The experience gained also clearly demonstrates the sensitivities of operation of a level 3 autonomous feature allowing valid and efficient testing in future.


Tour Diary

Coventry: Start of the tour

 

15th February, 2018

Our crew, Peter and Matthew, completed the final system checks from AVL’s vehicle centre in Coventry and set off for the first leg of the UK tour! What happened today:

  • Completed system check and test run
  • The first two hours on the road
  • Conditions Encountered: Bright Sunshine, Heavy Traffic
  • Successful Testing: Lane Centering and Adaptive Cruise Control


First Update: On the way to Glasgow

20th February, 2018

Our robustness drive through the beautiful landscape leads us further north to Scotland. We encounter typical winter driving conditions and are able to collect valuable data about the performance of our detection systems and response of our vehicle control.

The weather and road conditions: Light to mid rain, significant spray on dual carriageway, further north thick fog
Testing:
  • Favorable conditions with LC (Lane Centring) operational allows speed variation
  • LC operational during longitudinal gradients
  • LC operational in off camber highway scenarios
  • ACC (Adaptive Cruise Control) operational on complex single carriageway
  • Operation at reduced cruise speed through construction areas using line detection to perceive cat’s eyes to good effect
Performance & findings:
  • Spray causes significant challenges to detection; data gathering here will aid further development and refinement
  • These roads present a greater variation in road camber, which has highlighted short-comings in the current calibration – The learning here will be used to develop improvements to system performance which will compensate for these effects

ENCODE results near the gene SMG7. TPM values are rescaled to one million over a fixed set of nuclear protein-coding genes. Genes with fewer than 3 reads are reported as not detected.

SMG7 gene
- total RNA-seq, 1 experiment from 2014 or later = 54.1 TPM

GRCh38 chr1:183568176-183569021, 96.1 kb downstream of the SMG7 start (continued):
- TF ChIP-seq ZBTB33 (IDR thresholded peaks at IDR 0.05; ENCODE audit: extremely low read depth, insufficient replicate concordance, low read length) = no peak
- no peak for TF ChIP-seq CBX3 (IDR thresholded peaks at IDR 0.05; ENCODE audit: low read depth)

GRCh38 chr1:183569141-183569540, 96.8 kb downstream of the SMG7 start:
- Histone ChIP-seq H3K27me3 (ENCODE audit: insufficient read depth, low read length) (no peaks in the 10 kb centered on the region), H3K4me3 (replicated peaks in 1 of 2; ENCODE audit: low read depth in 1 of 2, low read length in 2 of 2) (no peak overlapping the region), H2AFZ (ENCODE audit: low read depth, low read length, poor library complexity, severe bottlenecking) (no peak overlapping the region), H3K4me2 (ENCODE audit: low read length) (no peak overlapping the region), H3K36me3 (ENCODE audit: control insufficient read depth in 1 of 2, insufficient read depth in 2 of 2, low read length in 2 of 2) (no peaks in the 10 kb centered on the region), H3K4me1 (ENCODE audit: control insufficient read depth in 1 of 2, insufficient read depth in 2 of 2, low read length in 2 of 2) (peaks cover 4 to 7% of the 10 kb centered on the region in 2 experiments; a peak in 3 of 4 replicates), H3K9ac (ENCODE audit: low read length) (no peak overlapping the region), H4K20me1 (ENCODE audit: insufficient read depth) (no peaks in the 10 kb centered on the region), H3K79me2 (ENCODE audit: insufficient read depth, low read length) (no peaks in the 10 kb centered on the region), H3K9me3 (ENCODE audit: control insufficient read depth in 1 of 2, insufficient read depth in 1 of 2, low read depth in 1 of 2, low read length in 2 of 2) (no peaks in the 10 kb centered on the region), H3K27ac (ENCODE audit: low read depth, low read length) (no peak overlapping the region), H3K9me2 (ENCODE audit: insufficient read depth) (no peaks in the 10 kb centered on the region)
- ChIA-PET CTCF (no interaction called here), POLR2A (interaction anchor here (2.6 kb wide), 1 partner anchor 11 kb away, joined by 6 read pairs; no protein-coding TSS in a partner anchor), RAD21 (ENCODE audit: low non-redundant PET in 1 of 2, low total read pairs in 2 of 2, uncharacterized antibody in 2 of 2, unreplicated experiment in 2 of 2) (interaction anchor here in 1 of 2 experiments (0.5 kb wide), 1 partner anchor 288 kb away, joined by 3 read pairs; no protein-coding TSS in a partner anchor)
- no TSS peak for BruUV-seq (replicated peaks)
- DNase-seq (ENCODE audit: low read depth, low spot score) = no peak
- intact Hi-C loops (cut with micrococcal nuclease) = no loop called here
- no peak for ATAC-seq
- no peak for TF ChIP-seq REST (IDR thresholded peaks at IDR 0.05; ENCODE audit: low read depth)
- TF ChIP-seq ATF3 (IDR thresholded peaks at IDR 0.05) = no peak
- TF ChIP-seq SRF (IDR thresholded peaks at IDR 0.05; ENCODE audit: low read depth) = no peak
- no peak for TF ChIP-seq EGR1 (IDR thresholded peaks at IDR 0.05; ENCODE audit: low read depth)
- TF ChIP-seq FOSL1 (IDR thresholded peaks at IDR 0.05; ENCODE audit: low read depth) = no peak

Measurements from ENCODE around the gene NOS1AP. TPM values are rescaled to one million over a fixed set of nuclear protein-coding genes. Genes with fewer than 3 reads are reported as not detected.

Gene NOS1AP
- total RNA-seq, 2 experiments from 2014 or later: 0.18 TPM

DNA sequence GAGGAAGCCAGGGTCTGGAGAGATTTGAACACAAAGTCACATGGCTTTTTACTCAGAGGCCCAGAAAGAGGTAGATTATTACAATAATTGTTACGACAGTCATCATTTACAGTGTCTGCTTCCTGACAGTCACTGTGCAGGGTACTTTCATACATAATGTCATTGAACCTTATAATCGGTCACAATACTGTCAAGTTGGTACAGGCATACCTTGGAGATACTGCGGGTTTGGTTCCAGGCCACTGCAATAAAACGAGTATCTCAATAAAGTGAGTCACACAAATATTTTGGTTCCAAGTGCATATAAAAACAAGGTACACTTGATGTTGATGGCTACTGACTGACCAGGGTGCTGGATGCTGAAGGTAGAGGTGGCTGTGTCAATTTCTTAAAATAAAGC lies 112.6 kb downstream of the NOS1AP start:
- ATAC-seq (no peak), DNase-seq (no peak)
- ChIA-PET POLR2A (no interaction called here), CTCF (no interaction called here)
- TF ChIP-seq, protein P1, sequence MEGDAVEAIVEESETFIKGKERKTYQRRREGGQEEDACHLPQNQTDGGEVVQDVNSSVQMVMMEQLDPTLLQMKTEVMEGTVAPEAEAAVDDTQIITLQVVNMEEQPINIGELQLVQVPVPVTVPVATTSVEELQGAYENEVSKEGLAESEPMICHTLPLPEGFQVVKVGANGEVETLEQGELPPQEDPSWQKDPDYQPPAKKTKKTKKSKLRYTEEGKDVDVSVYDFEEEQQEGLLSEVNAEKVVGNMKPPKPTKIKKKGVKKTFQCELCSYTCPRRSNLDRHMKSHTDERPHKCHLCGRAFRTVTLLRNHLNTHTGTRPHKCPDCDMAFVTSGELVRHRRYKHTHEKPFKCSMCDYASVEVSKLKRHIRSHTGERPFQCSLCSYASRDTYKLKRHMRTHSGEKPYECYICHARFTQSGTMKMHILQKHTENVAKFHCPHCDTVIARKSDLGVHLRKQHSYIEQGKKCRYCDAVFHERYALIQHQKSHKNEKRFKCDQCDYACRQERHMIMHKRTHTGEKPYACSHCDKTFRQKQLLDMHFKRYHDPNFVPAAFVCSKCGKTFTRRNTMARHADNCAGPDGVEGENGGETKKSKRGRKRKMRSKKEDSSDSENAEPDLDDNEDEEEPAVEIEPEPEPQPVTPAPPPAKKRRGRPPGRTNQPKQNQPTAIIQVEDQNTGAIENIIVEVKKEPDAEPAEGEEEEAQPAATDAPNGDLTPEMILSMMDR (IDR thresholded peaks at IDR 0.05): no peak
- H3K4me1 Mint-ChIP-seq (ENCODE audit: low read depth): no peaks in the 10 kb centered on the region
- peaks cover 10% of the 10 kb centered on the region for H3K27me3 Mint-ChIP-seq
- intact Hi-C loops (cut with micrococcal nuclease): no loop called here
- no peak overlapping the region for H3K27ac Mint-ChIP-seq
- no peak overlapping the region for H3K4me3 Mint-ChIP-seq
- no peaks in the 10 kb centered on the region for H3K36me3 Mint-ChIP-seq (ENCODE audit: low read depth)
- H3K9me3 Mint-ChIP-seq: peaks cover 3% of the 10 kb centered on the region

• Despite some challenging conditions, the performance and availability of the feature was nonetheless encouraging

Our testing crew is happy with the collected data and looks forward to our next leg of road to Manchester!




Second update: From Glasgow through the Lake District to Manchester

21st February, 2018
 
Glasgow to Lake District sum-up: 
  • Weather and road conditions: Both wet and dry road, direct low sun, very good road conditions with well visible lines and a consistent surface. Good sampling of curvature, camber and profile
  • Testing:
    • Impact of direct low sunlight on the camera brought new insights on future camera and sensor selection to improve line detection performance
    • Some driving on B roads with only the center line available, for which the system is not currently designed
    • Line detection was kept operational for evaluation purposes to assess ability to detect road edges
  • Performance & findings:
    • Split wet and dry road with bright sunlight generated unusual reflection patterns for camera input - preprocessing function must be developed to improve adaptability of filtering functions; current state processed image was dominated by brighter high-intensity regions
    • Perception of center line on B roads was better than expected despite low radius corners and road profile undulations: This opens up opportunities for adding functionality to enable operation on wider variety of roads than highways
 
Lake District to Manchester sum-up: 
  • Weather and road conditions: Favourable weather conditions, bright soft light with minimal shadows
  • Testing: Some lateral system calibration to overcome most obvious shortfalls with limited success without the lead software developer present